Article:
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Jay Drew
Jay covers BYU athletics for The Salt Lake Tribune. You can follow him on Twitter @drewjay.

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Finally healthy, lanky WR Mitch Mathews starting to emerge for BYU

Saturday's open practice at LaVell Edwards Stadium didn't show BYU fans much -- the scrimmage included just three series at the end of the practice -- but it did give some evidence that coach Bronco Mendenhall's proclamation that this might be the deepest group of receivers the school has ever had at one time might be true.

"When you go back to the Tod Watkins and Austin Collie combination, that was pretty powerful, but not much depth behind them. We are deeper than we have ever been, with good players," Mendenhall said last week.

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Everybody knows about Cody Hoffman, who was held out of the scrimmage along with a dozen or so starters. Skyler Ridley, Ross Apo and JD Falslev will also see Taysom Hill's passes fly in their direction once the season begins.

Then there's Mitch Mathews, who was probably the MVP of Week 1, and easily the biggest surprise of fall camp so far. The 6-foot-6 Mathews hauled in an 18-yard touchdown pass from Ammon Olsen early in the practice when the Cougars were working on plays inside the 20.

"I would just say that I have been waiting for the opportunity to come. Everybody on the team feels like once they get their shot, they can perform," Mathews said. "Starting with spring ball, it was the first time I have been healthy. I broke my collarbone twice in the last year, and also had some groin problems. I have barely been healthy. I feel like when I am fully healthy I am confident in my ability to go make plays."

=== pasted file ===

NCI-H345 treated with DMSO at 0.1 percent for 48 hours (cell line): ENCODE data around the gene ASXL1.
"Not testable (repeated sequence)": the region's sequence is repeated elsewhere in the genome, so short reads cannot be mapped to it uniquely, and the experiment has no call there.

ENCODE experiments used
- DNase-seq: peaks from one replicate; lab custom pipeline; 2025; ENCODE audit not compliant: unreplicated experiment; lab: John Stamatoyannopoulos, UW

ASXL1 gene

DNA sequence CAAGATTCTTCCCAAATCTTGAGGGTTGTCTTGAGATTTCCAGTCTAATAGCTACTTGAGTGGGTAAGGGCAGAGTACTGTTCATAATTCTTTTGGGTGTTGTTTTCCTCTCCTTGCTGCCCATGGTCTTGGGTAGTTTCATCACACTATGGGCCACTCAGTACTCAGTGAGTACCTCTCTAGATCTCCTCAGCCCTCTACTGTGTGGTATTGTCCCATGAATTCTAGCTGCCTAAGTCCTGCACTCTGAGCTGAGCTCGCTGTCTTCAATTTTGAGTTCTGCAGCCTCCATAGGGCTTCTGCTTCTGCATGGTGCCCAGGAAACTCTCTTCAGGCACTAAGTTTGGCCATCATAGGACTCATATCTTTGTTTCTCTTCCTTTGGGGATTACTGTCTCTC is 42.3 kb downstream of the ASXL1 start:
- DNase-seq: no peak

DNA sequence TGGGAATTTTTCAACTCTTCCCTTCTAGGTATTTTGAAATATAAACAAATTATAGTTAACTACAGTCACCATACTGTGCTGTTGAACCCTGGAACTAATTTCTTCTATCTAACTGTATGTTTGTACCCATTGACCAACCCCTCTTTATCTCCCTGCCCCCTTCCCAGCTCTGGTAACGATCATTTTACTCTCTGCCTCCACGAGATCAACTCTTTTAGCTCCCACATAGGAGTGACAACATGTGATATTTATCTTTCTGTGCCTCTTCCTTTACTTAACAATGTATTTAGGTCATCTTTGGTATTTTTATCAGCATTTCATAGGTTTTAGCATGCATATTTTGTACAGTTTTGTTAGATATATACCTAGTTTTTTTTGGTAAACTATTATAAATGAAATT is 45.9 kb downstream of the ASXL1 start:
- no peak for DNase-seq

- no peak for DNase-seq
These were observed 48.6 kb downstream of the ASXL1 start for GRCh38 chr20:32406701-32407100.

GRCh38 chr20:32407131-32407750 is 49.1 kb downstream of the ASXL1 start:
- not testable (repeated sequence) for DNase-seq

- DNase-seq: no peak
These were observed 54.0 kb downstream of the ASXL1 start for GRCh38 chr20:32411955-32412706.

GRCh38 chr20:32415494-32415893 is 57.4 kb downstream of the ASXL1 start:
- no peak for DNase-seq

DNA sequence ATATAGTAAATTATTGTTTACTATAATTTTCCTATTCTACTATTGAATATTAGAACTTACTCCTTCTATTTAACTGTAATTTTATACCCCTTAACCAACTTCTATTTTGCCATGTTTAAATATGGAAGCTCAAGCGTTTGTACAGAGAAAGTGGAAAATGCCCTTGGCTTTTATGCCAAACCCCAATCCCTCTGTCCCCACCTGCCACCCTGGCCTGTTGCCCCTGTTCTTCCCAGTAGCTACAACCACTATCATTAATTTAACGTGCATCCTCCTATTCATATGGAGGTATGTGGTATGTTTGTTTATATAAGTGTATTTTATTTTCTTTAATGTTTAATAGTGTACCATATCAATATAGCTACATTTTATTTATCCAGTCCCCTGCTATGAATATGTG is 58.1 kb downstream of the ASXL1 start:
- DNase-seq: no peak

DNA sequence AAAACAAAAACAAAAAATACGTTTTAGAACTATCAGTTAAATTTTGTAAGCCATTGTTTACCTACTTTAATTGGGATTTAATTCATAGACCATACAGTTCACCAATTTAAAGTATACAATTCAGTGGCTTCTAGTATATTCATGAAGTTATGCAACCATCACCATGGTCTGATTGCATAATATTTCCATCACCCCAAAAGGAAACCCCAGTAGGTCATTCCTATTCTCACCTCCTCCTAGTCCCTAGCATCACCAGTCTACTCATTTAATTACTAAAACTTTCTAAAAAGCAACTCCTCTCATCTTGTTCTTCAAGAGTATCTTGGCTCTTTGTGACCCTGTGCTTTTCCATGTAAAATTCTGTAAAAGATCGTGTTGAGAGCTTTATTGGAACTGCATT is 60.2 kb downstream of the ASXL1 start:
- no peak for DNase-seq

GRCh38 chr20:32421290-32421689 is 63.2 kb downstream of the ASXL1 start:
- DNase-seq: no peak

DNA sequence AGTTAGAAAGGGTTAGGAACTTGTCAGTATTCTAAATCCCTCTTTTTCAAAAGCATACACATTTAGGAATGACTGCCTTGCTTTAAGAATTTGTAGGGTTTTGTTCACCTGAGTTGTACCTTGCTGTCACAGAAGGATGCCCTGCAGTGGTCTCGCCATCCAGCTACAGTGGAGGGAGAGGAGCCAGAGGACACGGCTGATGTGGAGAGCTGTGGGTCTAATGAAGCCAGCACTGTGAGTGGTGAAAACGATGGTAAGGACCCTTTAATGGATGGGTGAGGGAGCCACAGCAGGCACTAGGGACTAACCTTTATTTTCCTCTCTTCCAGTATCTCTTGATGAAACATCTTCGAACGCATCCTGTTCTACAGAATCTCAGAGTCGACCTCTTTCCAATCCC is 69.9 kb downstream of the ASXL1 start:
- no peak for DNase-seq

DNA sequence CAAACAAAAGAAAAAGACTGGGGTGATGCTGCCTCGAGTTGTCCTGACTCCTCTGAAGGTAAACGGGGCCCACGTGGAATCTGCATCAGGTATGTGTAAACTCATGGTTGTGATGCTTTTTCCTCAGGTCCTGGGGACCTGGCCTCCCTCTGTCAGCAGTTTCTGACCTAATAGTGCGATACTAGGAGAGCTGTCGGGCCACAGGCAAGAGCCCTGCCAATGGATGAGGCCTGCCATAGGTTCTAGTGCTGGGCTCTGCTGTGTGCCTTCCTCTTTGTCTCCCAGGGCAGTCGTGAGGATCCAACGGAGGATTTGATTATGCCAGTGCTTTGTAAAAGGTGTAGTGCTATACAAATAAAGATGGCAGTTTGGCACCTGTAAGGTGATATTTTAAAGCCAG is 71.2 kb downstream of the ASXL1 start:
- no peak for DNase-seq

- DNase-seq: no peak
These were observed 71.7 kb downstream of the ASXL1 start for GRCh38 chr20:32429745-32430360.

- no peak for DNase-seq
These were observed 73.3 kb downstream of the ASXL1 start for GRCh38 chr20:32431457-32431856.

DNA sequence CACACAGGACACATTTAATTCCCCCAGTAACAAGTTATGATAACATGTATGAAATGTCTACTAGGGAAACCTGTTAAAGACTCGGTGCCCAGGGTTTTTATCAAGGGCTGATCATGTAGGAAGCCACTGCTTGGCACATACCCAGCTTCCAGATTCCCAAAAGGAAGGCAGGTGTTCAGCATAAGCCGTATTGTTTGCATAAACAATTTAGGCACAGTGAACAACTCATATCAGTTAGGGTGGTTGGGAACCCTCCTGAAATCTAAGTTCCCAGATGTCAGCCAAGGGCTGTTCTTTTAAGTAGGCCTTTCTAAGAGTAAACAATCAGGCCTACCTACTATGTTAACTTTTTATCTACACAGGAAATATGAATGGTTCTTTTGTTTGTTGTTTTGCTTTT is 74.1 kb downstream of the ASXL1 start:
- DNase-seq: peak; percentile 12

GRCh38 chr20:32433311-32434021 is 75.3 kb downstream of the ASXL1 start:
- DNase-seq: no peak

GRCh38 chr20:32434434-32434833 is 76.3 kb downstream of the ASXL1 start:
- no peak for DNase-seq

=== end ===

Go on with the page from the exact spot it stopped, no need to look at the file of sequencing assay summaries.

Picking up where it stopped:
There's also another Mathews on the squad who had a catch Saturday. Junior Marcus Mathews, 6-4, has been sort of the forgotten man at camp, but started a couple games last year (and caught the game-winner against Utah State) and gives the Cougars some versatility since he has learned several positions.

"He's doing really well," Mitch Mathews said. "His wife just had a baby, so a lot of pressure there, in his personal life. But the thing with him, they have moved him from tight end to receiver, to tight end and back to receiver. So he is in this limbo position right now where tight end is his natural position, but he is such a good athlete that he can move out to receiver and help us out at receiver, too."

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I had a nice chat with Apo on Saturday, but I am going to save most of that for a later article. Suffice it to say, Apo talks and acts like a new man this year. He also looks different.

"I feel way different, way stronger, and a lot faster. Last year, by the time the season started, I couldn't even bench 135 pounds. I am way stronger and way faster and more confident now.

I did 225 [pounds on the bench press] 12 times at the start of camp. I think I [pressed] 280 once."

Someone asked Apo if he has to prove it to himself that he can be as good as advertised:

"Yeah, definitely. At the end of the day, you have to prove it to yourself, and that's all that matters.